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|Aliases||Startooth, Pleurocoelus altus, Pleurocoelus nanus|
|Reproduction||Sexual; Lays leathery eggs|
|Average Height||9 m (30 ft)|
|Average Length||15 to 18 m (50 to 60 ft)|
|Predators||Acrocanthosaurus atokensis, Utahraptor (Raptor Red)|
|Distinctive Features||Star-shaped teeth|
Astrodon (from aster: star, and odon: tooth) is a genus of large herbivorous sauropod, related to the far-better known Brachiosaurus, which lived during the Albian Stage of the Early Cretaceous Period, around 112 million years ago. Adults of the species were estimated to have been over 9 m (30 ft) high and between 15 to 18 m (50 to 60 ft) long.
They were found in what is now Maryland and Oklahoma, but during that time was at the edge of the then-expanding Atlantic Ocean basin: This region at the time was a broad and generally flat plain adorned with streams, probably similar to the modern-day coastal regions of Alabama, Georgia, Louisiana and Mississippi.
At least within its now-Maryland ranges, Astrodons shared their paleoenvironment with other dinosaurs, including but certainly not limited to the coelurosaurian Dryosaurus grandis, the ankylosaurian Priconodon crassus, the nodosaurid Propanolosaurus marylandicus, a possible basal-level ceratopsian, and potentially the ornithopod Tenontosaurus. Beyond this, evidence also points to the presence of many predators, such as the poorly known theropods Dryptosaurus medius, Capitalsaurus potens, Coelurus gracilis, and Eubrontes, as well as the larger, better-known Acrocanthosaurus atokensis, which can be assumed to have been the local apex predator of the region.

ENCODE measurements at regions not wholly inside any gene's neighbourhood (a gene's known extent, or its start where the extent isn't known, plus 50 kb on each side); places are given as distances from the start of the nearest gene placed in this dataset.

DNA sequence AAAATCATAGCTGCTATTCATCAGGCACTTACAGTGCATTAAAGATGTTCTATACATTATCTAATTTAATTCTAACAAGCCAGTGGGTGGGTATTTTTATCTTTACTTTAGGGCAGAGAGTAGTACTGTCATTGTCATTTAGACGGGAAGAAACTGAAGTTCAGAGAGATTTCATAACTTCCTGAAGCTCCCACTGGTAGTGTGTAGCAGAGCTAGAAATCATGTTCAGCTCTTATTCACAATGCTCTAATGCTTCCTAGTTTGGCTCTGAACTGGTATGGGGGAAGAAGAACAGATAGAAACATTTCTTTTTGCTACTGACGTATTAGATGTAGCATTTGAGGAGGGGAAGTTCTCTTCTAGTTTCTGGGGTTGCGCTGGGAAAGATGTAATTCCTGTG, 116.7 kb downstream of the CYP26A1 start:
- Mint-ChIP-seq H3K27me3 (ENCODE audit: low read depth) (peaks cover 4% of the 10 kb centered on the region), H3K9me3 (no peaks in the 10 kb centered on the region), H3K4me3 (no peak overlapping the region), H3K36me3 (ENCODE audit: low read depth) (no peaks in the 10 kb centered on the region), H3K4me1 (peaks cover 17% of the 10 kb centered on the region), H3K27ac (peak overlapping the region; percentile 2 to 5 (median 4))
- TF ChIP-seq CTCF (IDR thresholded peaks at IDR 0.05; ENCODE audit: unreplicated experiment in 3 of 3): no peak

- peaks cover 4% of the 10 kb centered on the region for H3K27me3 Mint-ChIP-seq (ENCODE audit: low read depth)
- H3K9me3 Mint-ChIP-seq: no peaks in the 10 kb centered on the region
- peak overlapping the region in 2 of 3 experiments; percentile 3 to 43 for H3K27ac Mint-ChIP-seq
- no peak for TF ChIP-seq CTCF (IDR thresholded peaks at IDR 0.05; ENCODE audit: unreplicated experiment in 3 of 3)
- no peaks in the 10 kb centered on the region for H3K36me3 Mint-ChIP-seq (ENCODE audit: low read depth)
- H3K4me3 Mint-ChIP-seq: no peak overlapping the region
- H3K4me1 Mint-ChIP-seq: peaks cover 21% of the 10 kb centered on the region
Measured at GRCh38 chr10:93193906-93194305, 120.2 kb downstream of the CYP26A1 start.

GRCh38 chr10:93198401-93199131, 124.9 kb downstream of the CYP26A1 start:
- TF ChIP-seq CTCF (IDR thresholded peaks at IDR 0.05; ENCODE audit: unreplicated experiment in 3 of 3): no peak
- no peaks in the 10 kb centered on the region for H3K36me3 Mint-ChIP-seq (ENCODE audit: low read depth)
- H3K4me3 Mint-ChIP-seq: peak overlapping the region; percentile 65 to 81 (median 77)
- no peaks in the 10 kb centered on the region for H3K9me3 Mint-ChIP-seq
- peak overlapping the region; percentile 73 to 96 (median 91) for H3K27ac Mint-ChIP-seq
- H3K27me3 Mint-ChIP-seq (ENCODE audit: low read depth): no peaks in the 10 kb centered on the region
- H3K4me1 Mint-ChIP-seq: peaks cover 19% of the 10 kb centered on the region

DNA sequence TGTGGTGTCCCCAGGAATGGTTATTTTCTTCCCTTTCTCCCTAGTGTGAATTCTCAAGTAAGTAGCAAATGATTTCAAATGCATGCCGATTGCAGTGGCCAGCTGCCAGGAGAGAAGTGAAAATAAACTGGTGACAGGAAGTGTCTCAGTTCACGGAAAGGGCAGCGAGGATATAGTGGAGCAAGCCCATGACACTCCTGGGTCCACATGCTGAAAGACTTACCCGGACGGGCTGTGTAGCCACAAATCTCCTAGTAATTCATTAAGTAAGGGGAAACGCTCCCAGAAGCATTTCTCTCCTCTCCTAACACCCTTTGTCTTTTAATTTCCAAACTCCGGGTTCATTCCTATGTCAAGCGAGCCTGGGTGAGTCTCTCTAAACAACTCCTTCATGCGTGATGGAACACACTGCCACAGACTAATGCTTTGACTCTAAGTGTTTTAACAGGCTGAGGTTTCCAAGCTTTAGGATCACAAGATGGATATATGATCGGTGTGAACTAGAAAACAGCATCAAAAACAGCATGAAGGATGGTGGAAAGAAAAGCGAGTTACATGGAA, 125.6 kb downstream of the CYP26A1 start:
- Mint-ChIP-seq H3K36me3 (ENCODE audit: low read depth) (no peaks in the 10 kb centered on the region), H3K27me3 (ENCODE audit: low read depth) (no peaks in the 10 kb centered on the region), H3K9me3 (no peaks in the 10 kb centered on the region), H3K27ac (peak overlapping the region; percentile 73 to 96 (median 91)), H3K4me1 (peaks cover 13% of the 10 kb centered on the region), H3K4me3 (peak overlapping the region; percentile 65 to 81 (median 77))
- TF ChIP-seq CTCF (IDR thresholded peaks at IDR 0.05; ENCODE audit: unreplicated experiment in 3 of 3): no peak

There were also numerous other vertebrates to inhabit the area, including freshwater sharks, lungfish, and at least three genera of turtles, which included Glyptops caelatus, and the crocodilian Goniopholis affinis. The early mammal Argillomys marylandensis, and the pterosaur Pteraichinus were also present, as well as trees, cycads such as Dioonites, Ginkgo, the ground plant Selaginella and the giant redwood conifer Sequoia.
Prehistoric Oklahoma ranges included a different variety of species as one might expect, which included rival sauropod Sauroposeidon proteles, the dromaeosaur Deinonychus antirrhopus, and again, the carnosaur Acrocanthosaurus atokensis. Tenontosaurus was also extremely common in this area, though the gar Lepisosteus was by far the most common vertebrate in the region.
Other vertebrates in the region were the amphibian Albanerpeton arthridion, reptiles Atokasaurus metarsiodon and Ptilotodon wilsoni, the crurotarsan reptile Bernissartia, the cartilaginous fish Hybodus buderi and Lissodus anitae, the ray-finned fish Gyronchus dumblei, the crocodilian Goniopholism, and the turtles Glyptops and Naomichelys. Though ultimately indeterminate, it is believed that birds also resided here. Early mammals included Atokatherium boreni and Paracimexomys crossi.
- In 1998, Astrodon johnstoni was named the state dinosaur of Maryland.
- Astrodon appears in the novel Raptor Red by Robert T. Bakker, as prey of Utahraptor.
- A life-sized Pleurocoelus (a synonym for Astrodon) model (featuring a wound on its left rear leg) is displayed in the Terror of the South exhibit on the third floor of the North Carolina Museum of Natural Sciences.